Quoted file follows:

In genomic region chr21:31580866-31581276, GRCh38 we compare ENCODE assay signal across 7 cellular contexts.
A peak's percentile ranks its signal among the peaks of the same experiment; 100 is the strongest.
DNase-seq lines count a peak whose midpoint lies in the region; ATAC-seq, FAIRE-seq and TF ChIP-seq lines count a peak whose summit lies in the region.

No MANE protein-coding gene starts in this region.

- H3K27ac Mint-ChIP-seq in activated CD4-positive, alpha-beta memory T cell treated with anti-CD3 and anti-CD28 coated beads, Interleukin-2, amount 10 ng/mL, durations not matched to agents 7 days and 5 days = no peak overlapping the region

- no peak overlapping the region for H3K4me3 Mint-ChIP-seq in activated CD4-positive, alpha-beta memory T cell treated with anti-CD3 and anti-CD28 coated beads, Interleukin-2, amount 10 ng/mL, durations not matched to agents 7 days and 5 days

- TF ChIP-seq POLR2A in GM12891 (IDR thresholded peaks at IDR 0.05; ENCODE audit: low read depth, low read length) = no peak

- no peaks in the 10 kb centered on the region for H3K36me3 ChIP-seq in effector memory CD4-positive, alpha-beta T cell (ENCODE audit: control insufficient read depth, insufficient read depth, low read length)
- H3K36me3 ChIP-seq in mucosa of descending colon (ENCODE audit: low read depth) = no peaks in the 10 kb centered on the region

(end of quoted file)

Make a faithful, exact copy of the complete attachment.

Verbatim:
In genomic region chr21:31580866-31581276, GRCh38 we compare ENCODE assay signal across 7 cellular contexts.
A peak's percentile ranks its signal among the peaks of the same experiment; 100 is the strongest.
DNase-seq lines count a peak whose midpoint lies in the region; ATAC-seq, FAIRE-seq and TF ChIP-seq lines count a peak whose summit lies in the region.

No MANE protein-coding gene starts in this region.

- H3K27ac Mint-ChIP-seq in activated CD4-positive, alpha-beta memory T cell treated with anti-CD3 and anti-CD28 coated beads, Interleukin-2, amount 10 ng/mL, durations not matched to agents 7 days and 5 days = no peak overlapping the region

- no peak overlapping the region for H3K4me3 Mint-ChIP-seq in activated CD4-positive, alpha-beta memory T cell treated with anti-CD3 and anti-CD28 coated beads, Interleukin-2, amount 10 ng/mL, durations not matched to agents 7 days and 5 days

- TF ChIP-seq POLR2A in GM12891 (IDR thresholded peaks at IDR 0.05; ENCODE audit: low read depth, low read length) = no peak

- no peaks in the 10 kb centered on the region for H3K36me3 ChIP-seq in effector memory CD4-positive, alpha-beta T cell (ENCODE audit: control insufficient read depth, insufficient read depth, low read length)
- H3K36me3 ChIP-seq in mucosa of descending colon (ENCODE audit: low read depth) = no peaks in the 10 kb centered on the region